WILDLIFE: Groups sue to block
killing of cormorants
By Frederic J. Frommer
WASHINGTON - A coalition of animal welfare groups sued
the federal government Thursday trying to block new rules
allowing for the killing of double-crested cormorants.
Double-crested cormorants, which are large, dark birds,
live throughout North America, with the highest U.S. populations
on the Great Lakes. They were nearly wiped out by DDT
in the 1960s and '70s, but they have made enough of a
comeback to pose a threat to commercial fishing and fish
farming, proponents of the new rules say.
Last year, the U.S. Fish and Wildlife Service agreed,
and issued a rule allowing state, federal and tribal officials
in 24 states, including Wisconsin and Minnesota, to kill
the birds to prevent decimation of fish populations.
The service also expanded an earlier rule, which had
authorized fish farms to kill birds who threaten their
business, to allow federal officials to kill such birds
at their winter roosting sites.
Under the Migratory Bird Treaty Act, birds such as cormorants
cannot be killed unless authorized by the federal government,
which is responsible for managing their populations.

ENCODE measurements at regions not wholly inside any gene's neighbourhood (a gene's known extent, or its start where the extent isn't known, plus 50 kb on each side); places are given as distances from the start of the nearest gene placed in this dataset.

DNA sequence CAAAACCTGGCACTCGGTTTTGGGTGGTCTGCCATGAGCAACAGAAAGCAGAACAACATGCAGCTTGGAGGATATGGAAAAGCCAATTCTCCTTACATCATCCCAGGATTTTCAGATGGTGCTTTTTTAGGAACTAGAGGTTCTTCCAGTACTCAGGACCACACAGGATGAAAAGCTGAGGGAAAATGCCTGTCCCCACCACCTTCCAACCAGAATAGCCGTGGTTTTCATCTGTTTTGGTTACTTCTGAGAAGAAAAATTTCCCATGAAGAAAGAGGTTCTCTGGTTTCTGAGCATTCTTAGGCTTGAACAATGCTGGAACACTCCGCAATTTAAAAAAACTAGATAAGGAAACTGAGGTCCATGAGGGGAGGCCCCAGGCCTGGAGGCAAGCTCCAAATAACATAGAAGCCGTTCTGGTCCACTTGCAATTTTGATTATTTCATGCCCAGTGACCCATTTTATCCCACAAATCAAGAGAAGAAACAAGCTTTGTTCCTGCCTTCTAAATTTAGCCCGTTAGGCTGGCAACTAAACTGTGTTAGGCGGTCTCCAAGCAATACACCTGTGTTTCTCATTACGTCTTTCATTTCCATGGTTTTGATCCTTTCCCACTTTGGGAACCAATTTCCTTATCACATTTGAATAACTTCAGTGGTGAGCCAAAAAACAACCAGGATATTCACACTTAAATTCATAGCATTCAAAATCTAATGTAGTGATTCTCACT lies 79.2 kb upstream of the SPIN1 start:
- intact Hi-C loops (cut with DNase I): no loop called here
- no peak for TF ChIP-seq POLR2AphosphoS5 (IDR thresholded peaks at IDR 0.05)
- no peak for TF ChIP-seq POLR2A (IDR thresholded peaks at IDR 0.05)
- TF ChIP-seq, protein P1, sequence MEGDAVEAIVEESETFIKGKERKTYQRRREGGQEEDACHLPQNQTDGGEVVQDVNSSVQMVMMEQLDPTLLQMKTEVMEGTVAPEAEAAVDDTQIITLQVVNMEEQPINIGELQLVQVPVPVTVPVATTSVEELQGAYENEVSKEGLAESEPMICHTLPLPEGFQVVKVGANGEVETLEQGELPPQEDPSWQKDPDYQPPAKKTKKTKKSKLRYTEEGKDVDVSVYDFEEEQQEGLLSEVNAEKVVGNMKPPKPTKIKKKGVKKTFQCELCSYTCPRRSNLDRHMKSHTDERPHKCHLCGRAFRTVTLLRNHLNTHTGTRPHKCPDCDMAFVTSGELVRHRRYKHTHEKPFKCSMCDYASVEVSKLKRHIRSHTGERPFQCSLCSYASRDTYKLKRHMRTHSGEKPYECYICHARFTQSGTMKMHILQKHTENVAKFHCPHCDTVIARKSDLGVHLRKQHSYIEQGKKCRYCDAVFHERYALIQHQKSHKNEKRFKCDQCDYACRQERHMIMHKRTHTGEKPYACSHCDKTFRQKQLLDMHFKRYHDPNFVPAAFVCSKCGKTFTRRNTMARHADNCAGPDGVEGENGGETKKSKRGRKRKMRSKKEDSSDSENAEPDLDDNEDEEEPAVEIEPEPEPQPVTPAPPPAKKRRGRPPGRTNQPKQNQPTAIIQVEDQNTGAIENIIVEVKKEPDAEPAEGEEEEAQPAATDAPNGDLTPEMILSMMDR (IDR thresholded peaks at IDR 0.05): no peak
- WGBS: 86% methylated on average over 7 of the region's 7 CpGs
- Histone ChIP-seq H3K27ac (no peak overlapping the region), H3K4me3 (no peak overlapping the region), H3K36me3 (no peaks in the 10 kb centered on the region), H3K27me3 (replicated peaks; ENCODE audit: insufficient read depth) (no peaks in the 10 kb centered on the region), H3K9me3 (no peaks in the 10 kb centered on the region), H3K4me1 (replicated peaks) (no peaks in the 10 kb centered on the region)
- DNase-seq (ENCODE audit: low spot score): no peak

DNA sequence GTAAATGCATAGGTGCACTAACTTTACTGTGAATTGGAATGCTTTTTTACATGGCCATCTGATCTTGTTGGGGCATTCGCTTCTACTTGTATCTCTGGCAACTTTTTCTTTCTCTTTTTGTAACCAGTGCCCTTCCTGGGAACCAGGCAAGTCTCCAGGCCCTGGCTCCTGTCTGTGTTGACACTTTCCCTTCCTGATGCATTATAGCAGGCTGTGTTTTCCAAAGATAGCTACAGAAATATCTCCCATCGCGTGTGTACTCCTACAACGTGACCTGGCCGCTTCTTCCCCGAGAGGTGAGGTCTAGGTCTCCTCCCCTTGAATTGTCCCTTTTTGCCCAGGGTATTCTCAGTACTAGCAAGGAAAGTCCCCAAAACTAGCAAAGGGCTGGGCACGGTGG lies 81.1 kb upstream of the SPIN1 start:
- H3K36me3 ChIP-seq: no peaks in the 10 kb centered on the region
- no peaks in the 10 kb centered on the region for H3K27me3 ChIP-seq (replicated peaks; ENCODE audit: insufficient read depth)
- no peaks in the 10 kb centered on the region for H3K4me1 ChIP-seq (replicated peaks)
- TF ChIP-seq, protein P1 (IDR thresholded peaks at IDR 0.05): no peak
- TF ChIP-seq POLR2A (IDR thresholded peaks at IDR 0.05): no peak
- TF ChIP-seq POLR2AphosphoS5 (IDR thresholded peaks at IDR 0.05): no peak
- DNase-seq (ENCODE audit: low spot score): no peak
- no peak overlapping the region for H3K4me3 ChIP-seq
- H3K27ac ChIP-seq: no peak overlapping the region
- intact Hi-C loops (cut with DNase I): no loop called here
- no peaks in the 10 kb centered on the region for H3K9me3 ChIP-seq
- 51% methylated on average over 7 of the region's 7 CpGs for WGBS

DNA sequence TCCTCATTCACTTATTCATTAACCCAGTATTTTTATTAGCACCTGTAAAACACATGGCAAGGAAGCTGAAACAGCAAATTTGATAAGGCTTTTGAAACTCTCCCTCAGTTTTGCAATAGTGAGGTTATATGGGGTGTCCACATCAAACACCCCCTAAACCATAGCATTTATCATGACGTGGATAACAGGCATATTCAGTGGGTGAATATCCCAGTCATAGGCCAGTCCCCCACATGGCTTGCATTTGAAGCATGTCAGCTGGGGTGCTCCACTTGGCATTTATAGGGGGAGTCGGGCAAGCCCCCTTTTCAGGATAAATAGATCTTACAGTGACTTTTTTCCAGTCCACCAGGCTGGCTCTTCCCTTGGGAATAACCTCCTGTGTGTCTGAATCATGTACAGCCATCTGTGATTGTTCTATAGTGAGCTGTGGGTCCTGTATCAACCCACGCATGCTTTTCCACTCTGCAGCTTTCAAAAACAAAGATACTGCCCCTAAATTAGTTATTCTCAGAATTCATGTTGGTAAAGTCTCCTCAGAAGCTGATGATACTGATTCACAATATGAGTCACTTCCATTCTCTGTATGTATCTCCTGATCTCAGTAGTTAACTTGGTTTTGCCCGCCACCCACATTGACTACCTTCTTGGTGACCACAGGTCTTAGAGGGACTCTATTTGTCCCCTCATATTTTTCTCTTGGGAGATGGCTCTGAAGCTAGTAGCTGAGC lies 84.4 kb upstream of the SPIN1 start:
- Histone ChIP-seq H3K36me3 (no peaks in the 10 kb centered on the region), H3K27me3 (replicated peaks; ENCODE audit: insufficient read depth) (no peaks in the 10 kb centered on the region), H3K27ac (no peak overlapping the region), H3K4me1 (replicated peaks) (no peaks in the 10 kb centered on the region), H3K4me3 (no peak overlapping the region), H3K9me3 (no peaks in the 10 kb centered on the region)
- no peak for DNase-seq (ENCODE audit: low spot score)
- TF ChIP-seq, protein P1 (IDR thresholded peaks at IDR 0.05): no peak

The Fund for Animals, the Humane Society of the United
States, Defenders of Wildlife and the Animal Rights Foundation
of Florida filed their suit Thursday in federal district
court in New York City.
"Cormorants, like many other birds, eat fish to
survive, and should not be punished for doing what comes
naturally," said Michael Markarian, president of
The Fund for Animals.
"Writing a blank check to kill tens of thousands
of protected birds at any time and any place is an extreme
knee-jerk reaction to placate the sport fishing and commercial
fish farming industries."
The U.S. Fish and Wildlife Service declined to comment
on the suit, citing policy against speaking about litigation.
In a news release announcing the decision last year, the
service estimated the North American population of the
cormorants was 2 million.
The suit argues that the Fish and Wildlife Service failed
to justify the new rules.
"The scientific evidence clearly indicates that
double-crested cormorants are, by and large, not responsible
for declining sport fish populations," said Bette
Stallman, a wildlife scientist with the Humane Society.
But Rep. Collin Peterson, a Minnesota Democrat who has
proposed a hunting season for cormorants, disagreed.
"They should talk to people in Lake of the Woods
who have had islands destroyed," Peterson said, referring
to a resort area on the Minnesota-Canada border. "What
these birds do is eat two to three times their weight
of fish in a day. They are very deadly predators."
"They're a big nuisance, and there are no natural
predators to control them," he added. "They've
been spreading too."
Bill Horns, the Wisconsin Department of Natural Resources
Great Lakes fisheries coordinator, was out of the office
Thursday and could not be reached for comment. But he
told the Green Bay Press-Gazette last year that the department
might not ever kill cormorants.
"We'll have to work through some kind of process,"
he told the newspaper. "That will entail some significant
costs we can't really afford right now."